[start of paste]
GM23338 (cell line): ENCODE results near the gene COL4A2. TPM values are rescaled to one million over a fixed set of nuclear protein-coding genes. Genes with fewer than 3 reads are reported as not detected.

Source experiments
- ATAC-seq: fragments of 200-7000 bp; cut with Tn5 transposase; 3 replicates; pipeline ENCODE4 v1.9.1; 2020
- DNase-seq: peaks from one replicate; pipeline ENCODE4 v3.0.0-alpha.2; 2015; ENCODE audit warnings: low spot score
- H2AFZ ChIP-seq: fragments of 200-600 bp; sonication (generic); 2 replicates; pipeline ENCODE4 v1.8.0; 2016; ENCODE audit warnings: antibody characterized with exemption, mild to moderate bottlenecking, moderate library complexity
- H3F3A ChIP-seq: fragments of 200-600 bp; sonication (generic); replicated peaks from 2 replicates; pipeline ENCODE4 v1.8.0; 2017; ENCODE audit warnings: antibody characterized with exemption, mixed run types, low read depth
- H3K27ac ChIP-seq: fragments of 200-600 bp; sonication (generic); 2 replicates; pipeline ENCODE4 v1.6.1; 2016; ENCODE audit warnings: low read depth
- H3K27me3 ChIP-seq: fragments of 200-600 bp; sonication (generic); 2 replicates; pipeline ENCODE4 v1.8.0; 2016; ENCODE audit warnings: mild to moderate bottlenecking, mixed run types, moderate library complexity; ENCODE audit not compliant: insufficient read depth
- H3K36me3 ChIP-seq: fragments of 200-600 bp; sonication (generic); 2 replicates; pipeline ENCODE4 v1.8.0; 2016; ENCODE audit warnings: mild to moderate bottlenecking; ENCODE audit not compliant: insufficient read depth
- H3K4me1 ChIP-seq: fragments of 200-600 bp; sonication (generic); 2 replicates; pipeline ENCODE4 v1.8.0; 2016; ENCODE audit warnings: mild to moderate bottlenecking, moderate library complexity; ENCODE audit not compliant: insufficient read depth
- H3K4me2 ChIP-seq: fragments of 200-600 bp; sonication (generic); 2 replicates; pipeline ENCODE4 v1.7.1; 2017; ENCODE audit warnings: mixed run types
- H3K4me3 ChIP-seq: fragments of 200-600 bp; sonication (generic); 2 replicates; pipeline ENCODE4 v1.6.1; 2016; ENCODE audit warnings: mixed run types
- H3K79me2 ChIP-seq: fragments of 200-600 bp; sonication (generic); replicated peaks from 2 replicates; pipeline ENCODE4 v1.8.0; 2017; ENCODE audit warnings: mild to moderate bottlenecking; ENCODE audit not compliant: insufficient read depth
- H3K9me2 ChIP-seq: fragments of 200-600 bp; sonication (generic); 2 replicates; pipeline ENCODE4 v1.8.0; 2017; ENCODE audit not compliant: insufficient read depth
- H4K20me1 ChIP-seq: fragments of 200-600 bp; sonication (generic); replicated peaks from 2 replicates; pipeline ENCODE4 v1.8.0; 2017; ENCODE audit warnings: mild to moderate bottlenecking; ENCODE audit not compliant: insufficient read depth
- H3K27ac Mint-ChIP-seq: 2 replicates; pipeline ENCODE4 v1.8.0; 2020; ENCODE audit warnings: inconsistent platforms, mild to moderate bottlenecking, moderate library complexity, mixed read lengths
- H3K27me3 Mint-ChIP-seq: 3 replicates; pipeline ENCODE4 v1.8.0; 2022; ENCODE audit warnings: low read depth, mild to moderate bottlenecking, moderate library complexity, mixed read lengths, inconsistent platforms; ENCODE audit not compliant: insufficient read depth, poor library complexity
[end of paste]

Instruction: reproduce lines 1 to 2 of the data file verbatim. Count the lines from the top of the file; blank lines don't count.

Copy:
GM23338 (cell line): ENCODE results near the gene COL4A2. TPM values are rescaled to one million over a fixed set of nuclear protein-coding genes. Genes with fewer than 3 reads are reported as not detected.

Source experiments